Compared to the recent Detroit bankruptcy, East Cleveland’s problems look like a tempest in a teacup.
East Cleveland will announce whether it will file for protection under Chapter 9 of the bankruptcy law after the first quarter of 2015, according to Reuters. City Finance Director Jack Johnson told the news source that there are several options currently under consideration. These statements marked a dramatic softening of rhetoric compared to statements made by Ohio’s state auditor Dave Yost last month, who said that the suburb was on the verge of collapse.
“During 2014, only sheer luck has kept it from that one unexpected expense that would jeopardize the payroll,” wrote Dave Yost in a letter dated Nov. 21, according to the news source. “That luck is unlikely to continue, given the growing number of problems and expenses that have been deferred for lack of money.”
In recent years, East Cleveland lost two of its largest employers, taking along the income taxes paid by those who worked there with them, according to The Washington Times. Cuts in state funding and a nationwide reduction in property taxes have further cut into the city’s already vulnerable bottom line. Recently, the city government’s cellphone provider cut off service for nonpayment, and while the city is getting two new salt trucks, its debts to Morton Salt Inc. will prevent it from filling them with salt.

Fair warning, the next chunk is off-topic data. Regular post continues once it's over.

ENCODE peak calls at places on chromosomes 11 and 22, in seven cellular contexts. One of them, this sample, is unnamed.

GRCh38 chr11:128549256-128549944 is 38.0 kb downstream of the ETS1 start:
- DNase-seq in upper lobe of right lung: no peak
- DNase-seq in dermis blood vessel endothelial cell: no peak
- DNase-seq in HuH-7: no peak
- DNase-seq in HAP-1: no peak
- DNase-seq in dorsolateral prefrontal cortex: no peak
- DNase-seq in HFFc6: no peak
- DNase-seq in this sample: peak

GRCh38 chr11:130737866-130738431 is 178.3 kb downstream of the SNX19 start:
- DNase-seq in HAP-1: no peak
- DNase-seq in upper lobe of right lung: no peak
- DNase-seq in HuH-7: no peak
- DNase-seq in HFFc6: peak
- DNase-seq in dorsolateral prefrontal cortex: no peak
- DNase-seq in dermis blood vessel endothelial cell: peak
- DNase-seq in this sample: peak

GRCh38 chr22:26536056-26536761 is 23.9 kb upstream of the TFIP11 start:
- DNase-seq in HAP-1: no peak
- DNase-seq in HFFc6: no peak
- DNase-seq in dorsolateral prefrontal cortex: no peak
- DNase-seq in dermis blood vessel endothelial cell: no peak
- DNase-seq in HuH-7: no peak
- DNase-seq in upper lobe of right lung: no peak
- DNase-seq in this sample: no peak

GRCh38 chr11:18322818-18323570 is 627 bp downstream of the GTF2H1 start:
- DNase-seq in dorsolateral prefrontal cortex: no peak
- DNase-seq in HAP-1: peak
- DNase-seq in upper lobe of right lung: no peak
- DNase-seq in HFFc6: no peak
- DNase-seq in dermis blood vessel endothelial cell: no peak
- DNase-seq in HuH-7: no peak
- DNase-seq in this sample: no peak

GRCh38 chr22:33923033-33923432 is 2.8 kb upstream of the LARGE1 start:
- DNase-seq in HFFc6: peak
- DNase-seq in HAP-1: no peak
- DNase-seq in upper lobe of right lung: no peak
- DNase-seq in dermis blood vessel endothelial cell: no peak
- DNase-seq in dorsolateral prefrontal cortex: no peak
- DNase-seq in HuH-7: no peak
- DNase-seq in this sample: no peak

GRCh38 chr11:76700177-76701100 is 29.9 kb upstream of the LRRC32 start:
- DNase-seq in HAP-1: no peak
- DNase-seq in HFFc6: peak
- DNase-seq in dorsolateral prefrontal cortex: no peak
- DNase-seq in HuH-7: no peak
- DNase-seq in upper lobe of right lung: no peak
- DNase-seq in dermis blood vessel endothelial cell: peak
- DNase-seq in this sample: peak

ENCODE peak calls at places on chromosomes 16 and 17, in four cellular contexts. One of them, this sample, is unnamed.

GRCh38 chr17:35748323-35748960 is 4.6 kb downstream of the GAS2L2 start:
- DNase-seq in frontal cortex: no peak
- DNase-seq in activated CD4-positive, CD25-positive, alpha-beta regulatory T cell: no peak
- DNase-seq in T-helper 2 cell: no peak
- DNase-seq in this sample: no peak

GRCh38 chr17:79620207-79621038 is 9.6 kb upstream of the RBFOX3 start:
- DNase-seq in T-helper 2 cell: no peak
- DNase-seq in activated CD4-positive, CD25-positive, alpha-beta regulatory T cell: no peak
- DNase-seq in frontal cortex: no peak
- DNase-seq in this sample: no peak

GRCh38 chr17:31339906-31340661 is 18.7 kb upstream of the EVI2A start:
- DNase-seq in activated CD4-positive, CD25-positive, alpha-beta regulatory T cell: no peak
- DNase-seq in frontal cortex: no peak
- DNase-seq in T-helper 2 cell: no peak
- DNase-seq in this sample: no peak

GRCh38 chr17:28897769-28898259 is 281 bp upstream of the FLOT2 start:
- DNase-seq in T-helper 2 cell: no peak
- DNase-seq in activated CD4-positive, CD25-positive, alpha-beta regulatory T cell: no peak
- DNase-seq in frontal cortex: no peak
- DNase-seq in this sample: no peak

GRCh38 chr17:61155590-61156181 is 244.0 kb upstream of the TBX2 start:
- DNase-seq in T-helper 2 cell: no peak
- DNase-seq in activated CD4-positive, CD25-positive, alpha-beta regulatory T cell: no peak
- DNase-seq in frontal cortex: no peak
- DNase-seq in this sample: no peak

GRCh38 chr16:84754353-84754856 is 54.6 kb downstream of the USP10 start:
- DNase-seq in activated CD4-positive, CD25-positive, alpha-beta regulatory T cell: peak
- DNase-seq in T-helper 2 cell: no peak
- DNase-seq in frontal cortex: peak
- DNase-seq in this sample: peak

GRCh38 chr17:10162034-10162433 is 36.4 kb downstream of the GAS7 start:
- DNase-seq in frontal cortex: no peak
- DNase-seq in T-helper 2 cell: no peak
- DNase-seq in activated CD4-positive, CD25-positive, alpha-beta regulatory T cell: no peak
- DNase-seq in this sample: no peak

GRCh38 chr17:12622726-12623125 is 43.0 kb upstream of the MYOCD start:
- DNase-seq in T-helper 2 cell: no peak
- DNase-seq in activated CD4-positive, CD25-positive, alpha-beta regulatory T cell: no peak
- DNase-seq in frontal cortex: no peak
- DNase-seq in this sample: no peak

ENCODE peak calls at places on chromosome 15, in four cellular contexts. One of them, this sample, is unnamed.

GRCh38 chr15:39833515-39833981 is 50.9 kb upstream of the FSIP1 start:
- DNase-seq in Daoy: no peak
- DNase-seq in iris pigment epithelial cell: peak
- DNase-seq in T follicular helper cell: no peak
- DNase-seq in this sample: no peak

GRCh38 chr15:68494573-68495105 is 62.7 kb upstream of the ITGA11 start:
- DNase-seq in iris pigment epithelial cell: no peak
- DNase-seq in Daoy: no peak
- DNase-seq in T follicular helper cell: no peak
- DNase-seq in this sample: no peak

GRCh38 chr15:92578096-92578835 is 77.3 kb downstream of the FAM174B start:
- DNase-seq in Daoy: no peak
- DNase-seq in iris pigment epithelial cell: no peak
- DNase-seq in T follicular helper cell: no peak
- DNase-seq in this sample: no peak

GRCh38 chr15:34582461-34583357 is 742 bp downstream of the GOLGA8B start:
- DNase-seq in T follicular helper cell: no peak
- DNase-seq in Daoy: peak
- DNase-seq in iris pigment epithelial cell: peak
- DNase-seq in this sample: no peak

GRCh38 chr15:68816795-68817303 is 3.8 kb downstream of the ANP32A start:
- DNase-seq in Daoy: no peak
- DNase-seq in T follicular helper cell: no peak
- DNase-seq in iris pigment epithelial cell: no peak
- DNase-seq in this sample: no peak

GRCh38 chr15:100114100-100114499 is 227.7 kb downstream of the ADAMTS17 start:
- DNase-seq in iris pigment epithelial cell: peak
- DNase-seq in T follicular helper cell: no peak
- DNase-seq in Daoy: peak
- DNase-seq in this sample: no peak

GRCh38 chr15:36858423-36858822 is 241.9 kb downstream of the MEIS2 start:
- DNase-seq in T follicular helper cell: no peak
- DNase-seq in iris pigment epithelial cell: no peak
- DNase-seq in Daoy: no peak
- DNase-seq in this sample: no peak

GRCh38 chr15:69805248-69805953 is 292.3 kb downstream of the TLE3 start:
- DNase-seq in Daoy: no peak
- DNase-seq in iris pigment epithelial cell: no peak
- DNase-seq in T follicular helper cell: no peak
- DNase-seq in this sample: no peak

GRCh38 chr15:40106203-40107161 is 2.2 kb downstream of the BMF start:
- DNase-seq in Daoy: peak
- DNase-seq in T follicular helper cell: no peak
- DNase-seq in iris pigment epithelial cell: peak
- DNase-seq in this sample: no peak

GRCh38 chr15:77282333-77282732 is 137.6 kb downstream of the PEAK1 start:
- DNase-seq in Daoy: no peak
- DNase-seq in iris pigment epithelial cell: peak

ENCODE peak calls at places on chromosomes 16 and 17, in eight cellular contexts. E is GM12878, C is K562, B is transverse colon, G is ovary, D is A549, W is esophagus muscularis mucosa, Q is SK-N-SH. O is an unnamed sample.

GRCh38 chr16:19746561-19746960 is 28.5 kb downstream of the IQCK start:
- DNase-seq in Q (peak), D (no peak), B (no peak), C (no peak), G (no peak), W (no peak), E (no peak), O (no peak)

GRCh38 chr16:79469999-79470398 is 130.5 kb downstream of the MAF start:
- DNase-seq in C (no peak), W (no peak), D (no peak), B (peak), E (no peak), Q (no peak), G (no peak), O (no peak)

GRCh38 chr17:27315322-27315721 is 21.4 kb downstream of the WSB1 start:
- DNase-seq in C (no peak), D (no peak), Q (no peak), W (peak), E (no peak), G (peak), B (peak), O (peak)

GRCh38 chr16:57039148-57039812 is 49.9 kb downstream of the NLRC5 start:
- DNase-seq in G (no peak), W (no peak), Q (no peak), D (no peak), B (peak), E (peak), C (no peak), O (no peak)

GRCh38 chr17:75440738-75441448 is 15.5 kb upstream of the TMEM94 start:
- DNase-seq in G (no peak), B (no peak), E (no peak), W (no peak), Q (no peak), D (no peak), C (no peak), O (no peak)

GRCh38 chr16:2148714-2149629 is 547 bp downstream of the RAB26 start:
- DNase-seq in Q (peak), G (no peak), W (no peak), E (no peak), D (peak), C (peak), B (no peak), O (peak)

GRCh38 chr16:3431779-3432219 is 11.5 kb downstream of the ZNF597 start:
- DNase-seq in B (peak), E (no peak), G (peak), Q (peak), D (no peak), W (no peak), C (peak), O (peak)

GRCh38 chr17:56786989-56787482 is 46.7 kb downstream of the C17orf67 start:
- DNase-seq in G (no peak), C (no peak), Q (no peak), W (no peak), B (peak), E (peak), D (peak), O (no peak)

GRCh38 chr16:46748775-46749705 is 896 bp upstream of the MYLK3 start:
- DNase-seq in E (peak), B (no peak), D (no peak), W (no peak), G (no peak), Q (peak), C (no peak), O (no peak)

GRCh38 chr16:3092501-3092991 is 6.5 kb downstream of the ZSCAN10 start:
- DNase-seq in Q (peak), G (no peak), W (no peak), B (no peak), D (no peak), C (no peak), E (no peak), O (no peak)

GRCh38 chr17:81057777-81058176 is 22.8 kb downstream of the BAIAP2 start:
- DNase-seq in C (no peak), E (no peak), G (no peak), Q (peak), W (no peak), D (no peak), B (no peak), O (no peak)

Comparison to Detroit
It is tempting to compare small municipal bankruptcies such as this one to the highly publicized trip through bankruptcy courts taken by Detroit.
Sharon Hanrahan of the Ohio Office of Management and Budget told the news source that the city has a negative balance of $5 million and more than $2 million in delinquent bills. This is fairly small compared to the recent bankruptcy in Detroit, in which the larger city cut $7 billion of a total outstanding $18 billion, but Hanrahan is convinced that the two are not analogous. While Detroit’s story is ultimately one of success, she explained that East Cleveland has few resources, meaning that a bankruptcy might not fix underlying problems.
Hanrahan noted the example of Vallejo, California, which went through the process in 2011. To make ends meet, the city made deep cuts in services, and as a result, saw a rise in the crime rate and city streets fall into disrepair. It now looks like Vallejo may have to file again.